Reflections on the Human Inability to Understand the Effects of Trauma
Regarding my experience assessing and counselling people who have been in motor vehicle accidents, perhaps the first thing to say is that the ones I see have not sustained "life threatening" injuries, but have been in accidents ranging from minor fender bumpers to ones serious enough to leave them unable to perform their daily activities including duties at work.
Those clients having the most difficulty are those with incessant headaches and related intellectual impairments. Sometimes a minor closed head injury and concussion to the brain is documented in reports. In other cases, however, no such injury is evident. Nevertheless the person is suffering headaches and, for instance, is unable to maintain mental focus on a task such as reading. It is not only that their pain focus leaves them unable to pay attention to other things or that they have become too anxious and depressed to concentrate, but that mental confusion and disorientation persist.
Physicians, lawyers, and insurance adjustors too readily attribute these impairments to previous psychological problems, particularly if the tests for physical injury reveal nothing. The implication is that a well functioning person without an identifiable head injury would not have these intellectual difficulties, and that therefore something must have already been mentally wrong with the client to predispose him or her to acquire these unexpected, lingering symptoms. This reasoning is not entirely fair, and is not of any therapeutic value to the person who is struggling with headaches and intellectual deficits and is therefore emotionally distraught.
What seems helpful to these unfortunate clients is the more holistic idea that the collision led to shock and trauma that has affected their selfhood deeply, that is, profoundly affected them in the physical, psychological and spiritual dimensions of their being. The result is a kind of post-traumatic stress, but the condition of these clients requires a much broader concept that goes beyond notions such as flashbacks, emotional numbness, and irritability. A way to understand these clients is to realize that the trauma of the accident can include a disturbance of self identity and personal beliefs brought on by a sudden loss of who they were and what they did. Thus what physically speaking was not diagnosed as "life-threatening" actually was.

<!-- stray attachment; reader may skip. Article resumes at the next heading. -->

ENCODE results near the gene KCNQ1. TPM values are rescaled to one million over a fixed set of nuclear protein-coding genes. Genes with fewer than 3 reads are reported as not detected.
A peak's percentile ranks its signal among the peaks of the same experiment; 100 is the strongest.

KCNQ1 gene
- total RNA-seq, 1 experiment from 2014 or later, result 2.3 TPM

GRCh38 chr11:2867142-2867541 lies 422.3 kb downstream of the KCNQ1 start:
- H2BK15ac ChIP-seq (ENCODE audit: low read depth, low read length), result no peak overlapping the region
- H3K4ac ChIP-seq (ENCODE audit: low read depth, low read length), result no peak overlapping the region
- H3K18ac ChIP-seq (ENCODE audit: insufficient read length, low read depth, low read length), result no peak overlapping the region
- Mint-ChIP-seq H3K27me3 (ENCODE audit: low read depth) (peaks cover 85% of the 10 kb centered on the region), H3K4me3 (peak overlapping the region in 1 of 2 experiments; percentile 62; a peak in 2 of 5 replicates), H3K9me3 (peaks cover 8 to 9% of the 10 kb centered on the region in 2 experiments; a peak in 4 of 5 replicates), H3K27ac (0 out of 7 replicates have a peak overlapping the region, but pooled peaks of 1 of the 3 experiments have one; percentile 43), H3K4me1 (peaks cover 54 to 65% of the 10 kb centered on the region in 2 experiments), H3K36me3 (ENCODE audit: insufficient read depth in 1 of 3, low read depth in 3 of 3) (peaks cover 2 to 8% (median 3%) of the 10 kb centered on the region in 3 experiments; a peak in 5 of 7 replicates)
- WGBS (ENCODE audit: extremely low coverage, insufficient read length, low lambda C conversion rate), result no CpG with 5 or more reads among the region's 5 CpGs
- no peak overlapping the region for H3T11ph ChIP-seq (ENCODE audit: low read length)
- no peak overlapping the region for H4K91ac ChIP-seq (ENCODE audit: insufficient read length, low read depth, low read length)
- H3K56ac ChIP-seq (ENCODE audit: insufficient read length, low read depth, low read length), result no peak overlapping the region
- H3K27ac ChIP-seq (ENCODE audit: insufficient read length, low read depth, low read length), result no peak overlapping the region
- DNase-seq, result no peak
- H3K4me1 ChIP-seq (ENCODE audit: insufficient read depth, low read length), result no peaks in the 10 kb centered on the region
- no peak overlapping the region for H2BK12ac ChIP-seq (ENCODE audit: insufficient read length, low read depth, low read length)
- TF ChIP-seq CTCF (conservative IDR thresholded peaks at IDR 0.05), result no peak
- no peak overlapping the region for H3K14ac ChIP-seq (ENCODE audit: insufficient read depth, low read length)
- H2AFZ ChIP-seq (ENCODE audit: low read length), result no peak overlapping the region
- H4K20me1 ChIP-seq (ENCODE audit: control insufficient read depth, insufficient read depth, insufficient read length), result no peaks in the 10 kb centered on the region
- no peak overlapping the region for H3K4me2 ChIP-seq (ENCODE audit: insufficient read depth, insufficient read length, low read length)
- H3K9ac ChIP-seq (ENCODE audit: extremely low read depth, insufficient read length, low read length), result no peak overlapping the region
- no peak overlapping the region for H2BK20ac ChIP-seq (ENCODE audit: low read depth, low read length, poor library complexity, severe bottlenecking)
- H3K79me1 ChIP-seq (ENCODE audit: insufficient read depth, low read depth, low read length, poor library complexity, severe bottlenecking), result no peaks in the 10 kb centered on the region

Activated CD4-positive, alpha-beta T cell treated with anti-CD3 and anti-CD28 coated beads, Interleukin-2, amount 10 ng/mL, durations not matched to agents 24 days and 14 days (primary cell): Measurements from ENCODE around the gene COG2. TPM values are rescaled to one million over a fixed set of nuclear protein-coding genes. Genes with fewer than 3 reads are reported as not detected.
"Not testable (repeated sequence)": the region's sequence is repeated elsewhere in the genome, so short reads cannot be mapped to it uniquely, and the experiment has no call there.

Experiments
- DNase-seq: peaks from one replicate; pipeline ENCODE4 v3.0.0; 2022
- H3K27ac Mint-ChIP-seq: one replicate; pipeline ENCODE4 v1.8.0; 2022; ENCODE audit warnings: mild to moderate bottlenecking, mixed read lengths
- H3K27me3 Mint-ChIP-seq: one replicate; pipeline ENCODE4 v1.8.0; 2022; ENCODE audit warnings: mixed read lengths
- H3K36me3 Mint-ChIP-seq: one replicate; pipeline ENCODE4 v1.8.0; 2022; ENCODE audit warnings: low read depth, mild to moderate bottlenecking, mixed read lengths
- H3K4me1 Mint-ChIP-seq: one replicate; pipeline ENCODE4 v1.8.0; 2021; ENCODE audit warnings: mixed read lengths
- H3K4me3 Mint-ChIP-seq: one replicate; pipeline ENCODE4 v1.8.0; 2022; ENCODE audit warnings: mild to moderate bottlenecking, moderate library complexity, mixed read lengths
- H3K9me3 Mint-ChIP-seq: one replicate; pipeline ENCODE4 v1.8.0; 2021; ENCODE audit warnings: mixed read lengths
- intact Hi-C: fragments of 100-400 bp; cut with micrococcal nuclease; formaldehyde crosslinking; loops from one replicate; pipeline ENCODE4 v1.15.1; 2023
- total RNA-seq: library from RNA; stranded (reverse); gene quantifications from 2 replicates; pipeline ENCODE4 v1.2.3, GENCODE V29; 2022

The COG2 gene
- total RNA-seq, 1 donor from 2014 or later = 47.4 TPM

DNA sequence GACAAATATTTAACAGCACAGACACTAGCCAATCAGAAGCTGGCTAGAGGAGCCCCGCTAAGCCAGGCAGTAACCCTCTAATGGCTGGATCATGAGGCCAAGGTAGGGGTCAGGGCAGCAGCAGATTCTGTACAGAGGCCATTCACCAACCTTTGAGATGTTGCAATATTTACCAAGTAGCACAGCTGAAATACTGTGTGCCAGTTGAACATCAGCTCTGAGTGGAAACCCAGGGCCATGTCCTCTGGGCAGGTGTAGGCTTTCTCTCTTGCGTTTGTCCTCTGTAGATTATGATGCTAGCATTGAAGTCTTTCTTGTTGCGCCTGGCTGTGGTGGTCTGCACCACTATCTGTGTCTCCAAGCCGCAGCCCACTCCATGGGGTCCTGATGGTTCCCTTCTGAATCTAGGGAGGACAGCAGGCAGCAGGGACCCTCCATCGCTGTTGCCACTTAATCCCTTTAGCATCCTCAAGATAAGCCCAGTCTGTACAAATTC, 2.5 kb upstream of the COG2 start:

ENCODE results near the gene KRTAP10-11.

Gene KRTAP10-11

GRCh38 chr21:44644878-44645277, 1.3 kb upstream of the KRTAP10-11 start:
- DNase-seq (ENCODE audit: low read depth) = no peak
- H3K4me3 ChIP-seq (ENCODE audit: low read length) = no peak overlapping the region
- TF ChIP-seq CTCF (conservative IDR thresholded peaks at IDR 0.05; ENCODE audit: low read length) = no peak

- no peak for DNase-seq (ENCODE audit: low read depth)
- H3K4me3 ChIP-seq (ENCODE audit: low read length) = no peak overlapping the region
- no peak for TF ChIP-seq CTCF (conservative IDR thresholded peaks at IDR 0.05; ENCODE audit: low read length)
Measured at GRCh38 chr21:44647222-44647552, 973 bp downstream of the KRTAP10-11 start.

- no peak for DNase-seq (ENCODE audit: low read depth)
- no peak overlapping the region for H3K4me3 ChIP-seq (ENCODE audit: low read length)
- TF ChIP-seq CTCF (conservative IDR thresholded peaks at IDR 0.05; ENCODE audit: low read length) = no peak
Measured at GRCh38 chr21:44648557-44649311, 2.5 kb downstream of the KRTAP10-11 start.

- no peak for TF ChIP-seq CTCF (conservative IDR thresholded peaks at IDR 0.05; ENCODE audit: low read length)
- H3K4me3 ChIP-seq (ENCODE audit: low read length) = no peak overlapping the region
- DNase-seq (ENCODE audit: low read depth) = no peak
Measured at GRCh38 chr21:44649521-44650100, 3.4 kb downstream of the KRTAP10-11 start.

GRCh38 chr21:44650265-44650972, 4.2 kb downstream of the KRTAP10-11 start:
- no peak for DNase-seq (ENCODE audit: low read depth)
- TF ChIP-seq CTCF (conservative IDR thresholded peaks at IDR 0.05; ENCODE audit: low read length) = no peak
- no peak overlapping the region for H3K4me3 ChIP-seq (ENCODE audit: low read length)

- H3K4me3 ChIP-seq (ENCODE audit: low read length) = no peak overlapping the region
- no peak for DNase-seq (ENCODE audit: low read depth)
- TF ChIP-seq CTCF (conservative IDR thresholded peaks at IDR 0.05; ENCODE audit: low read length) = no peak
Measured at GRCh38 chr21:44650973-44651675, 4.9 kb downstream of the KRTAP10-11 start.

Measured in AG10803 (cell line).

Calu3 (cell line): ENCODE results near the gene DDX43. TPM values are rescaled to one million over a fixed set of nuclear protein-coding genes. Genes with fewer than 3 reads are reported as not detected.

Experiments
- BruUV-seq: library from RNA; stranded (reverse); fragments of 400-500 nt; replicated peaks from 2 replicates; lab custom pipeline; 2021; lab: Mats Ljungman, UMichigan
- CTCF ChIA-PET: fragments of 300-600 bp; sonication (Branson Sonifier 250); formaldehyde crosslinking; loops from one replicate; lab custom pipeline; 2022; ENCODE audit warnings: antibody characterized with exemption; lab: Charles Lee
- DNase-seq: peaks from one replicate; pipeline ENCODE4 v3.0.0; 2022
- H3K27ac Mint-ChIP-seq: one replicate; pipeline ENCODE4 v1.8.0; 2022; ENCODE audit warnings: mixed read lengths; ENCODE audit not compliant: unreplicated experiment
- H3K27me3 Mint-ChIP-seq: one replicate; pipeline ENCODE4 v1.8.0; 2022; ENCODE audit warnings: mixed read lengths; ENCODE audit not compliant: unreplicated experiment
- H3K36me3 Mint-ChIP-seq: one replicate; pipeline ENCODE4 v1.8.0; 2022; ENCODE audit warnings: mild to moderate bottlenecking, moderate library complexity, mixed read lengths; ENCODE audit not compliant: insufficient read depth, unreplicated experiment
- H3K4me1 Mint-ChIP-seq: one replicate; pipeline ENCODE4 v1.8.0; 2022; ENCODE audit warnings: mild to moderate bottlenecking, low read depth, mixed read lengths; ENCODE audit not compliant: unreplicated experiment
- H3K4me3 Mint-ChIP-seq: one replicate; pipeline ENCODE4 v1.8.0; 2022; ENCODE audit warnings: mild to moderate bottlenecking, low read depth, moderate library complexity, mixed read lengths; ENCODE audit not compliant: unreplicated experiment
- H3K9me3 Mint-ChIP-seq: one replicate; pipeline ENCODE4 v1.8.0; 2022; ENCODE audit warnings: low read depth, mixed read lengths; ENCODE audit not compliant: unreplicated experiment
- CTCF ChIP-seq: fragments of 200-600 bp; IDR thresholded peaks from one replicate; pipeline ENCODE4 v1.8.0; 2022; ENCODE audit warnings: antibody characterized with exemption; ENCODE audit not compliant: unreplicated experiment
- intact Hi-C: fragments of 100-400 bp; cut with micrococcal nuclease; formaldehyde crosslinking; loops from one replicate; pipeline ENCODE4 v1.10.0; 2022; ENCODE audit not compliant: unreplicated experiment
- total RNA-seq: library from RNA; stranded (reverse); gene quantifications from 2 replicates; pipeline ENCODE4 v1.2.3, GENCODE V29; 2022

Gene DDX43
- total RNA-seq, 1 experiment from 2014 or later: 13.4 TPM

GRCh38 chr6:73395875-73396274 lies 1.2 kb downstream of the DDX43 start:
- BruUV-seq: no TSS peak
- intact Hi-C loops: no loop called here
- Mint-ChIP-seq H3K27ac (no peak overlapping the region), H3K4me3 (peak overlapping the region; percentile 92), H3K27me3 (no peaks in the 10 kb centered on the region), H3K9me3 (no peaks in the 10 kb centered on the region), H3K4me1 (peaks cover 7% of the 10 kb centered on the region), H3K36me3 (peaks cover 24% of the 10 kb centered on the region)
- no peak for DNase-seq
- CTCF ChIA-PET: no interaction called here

Medical science does not have a good diagnostic category for these individuals. The closest are perhaps post-traumatic fibromyalgia and chronic fatigue syndrome. Likely the people that these categories include are diverse medical groups with similar presenting problems, some of whom can point to an identifiable trauma event/injury that precipitated their symptoms. In other words, medical diagnosis in this area of the impact of trauma on a person's life is currently not much more advanced that the eighteenth century diagnoses in which many disorders among men were called "hypochondriasis" and many ones among women were called "hysteria." What is clear is that before the traumatic event, the person was functioning reasonably well and after the accident he or she does not recover within "the usual" expected time such as six to eight weeks.
A good percentage of my psychological practice consists of people in motor vehicle accidents who are not recovering as expected. In most cases a whiplash injury occurred. Exactly what is going on physically seems to be something that few medical people are understanding, which is not surprising given current diagnostic confusion. What also is not surprising, to me at least, is that the injury does not show up on x-rays, CAT scans and MRI's. The psychophysical reaction to the motor vehicle accident instead appears as the headaches and cognitive deficits already mentioned, plus fatigue, depression, poor sleep, and chronic pain to name the most common problems. Also, there is emotional instability and the inability to regulate affect as is common with post traumatic stress in general, plus whatever corresponding dysfunction is occurring biochemically and physiologically including neurophysiologically. Prescription drugs aimed at knocking out the symptoms have their place as they can help the person function. The problem, however, is that these drugs do not promote systemic, psychophysical recovery of person, and might actually impede it.